Three or more concussions may be linked to worse brain function in later life, according to a new study of nearly 16,000 people.
Multiple concussions in a lifetime were shown to affect the ability to plan and pay attention. People who had experienced four or more concussions showed poorer attention, processing speed, and working memory.
The UK-based research, conducted by UNSW Sydney, the University of Oxford, and the University of Exeter, involved 15,764 participants, aged 50 to 90 years of age, in the largest study to explore the effects of concussion or traumatic brain injury to date.
Senior study author from the University of Oxford, Dr Vanessa Raymont said people with a history of concussions should be wary of the potential dangers of continuing activities placing them at risk of further head trauma, like contact sports and dangerous work.
Dr Raymont also said organisations operating in areas where head impact is more likely should be encouraged to consider how they can better protect their athletes or employees.
“We know that head injuries are a major risk factor for dementia, and this large-scale study gives the greatest detail to date on a stark finding – the more times you injure your brain in life, the worse your brain function could be as you age,” Dr Raymont says.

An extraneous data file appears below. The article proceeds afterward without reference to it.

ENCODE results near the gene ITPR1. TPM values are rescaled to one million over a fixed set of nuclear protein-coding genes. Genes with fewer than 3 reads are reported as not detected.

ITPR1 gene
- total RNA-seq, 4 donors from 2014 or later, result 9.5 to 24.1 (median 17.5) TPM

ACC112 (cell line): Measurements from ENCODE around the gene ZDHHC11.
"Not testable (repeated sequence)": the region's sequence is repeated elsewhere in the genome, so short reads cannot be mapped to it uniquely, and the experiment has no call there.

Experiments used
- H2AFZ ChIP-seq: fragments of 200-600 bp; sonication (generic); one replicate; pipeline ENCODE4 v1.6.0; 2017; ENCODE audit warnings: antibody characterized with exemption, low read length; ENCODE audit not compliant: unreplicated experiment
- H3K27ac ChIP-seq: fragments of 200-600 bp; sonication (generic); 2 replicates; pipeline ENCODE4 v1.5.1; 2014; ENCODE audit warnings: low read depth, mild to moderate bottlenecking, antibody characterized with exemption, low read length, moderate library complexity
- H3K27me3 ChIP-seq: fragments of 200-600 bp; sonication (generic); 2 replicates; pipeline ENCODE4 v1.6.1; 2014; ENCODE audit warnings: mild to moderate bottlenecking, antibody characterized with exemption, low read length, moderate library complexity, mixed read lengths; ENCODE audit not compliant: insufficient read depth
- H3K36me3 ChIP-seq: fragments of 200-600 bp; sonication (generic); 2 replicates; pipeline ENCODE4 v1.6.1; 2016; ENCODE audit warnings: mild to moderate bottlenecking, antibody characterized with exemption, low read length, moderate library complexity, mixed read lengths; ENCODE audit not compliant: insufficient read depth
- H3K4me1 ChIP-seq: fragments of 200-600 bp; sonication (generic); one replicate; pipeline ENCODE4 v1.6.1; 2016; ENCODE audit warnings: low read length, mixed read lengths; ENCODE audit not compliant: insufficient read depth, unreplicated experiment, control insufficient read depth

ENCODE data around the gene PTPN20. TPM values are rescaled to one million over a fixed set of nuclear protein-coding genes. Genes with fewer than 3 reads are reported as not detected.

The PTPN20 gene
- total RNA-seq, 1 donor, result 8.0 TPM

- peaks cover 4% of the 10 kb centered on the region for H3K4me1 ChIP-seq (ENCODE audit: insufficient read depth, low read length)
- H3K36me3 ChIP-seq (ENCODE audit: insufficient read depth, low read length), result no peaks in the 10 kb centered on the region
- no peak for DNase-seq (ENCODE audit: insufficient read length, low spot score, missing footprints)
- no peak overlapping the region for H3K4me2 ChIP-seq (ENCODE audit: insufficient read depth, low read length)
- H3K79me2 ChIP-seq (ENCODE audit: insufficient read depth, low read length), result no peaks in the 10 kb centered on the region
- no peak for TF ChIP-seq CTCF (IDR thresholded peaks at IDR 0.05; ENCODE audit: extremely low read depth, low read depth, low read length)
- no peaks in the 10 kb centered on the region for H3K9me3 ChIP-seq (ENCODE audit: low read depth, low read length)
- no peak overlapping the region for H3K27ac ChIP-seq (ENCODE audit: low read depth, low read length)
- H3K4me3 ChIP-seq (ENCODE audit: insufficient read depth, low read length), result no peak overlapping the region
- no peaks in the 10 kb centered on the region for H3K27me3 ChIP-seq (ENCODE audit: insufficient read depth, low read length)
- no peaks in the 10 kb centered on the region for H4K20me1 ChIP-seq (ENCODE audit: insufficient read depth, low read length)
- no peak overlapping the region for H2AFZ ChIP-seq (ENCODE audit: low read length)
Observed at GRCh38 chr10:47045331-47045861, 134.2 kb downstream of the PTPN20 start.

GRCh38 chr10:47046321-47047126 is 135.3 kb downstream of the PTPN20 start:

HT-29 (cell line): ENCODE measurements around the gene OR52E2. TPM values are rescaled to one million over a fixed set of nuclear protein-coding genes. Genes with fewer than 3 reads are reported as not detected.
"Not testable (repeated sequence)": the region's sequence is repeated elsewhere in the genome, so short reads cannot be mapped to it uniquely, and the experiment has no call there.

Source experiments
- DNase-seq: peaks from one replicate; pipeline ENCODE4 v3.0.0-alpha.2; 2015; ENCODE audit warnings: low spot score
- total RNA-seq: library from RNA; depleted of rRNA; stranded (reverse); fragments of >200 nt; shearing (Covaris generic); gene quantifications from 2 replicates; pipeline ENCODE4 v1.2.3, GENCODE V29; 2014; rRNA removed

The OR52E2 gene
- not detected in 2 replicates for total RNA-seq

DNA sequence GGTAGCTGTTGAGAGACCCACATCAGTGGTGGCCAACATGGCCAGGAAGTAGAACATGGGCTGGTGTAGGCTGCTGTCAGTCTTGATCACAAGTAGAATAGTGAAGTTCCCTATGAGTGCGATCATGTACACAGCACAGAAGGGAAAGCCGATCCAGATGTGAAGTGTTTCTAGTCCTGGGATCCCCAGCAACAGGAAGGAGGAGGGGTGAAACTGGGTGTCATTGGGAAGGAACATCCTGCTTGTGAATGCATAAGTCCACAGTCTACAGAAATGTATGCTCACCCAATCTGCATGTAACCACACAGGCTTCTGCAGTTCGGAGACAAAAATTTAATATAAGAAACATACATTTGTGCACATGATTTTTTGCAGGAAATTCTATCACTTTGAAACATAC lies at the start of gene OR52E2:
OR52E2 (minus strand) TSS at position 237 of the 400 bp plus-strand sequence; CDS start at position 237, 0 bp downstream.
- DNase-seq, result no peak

Unlike previous studies into traumatic brain injuries (TBI) that mostly looked at athletes and younger people, examining cognitive outcomes over weeks to months and sometimes up to years, the online PROTECT study, launched in 2015, looks at the general population and cognition on average 20 to 30 years after their last head injury.
Dr Matthew Lennon, the study’s lead author and a Phd candidate at the University of New South Wales’s Centre for Healthy Brain Ageing said despite the robust findings of the study and the validation of the findings when compared to other epidemiological studies, there were some limitations.
“The retrospective design of the study, with elderly participants often recalling details of events over three decades in the past, may have affected the reporting of head injuries, even while using a well-validated screening tool,” Dr Lennon says.
“Memory gets fuzzy especially as you get more distant from the event, being precise about what exactly happened is going to be challenging and that does put a bit of grey on the results.”
The researchers also acknowledge that some unmeasured covariates known to affect cognitive scores may have also influenced the study results.
“We were able to control for the critical confounding variables including age, sex, education, smoking and vascular risk, but unmeasured confounders such as socioeconomic status may explain some of the variation between groups,” Dr Lennon says.
Dr Lennon says he hopes the findings will be incorporated into recommendations looking at how to best prevent and counsel people who have been concussed, or are at high risk of further concussion, beyond focusing on professional and university athletes.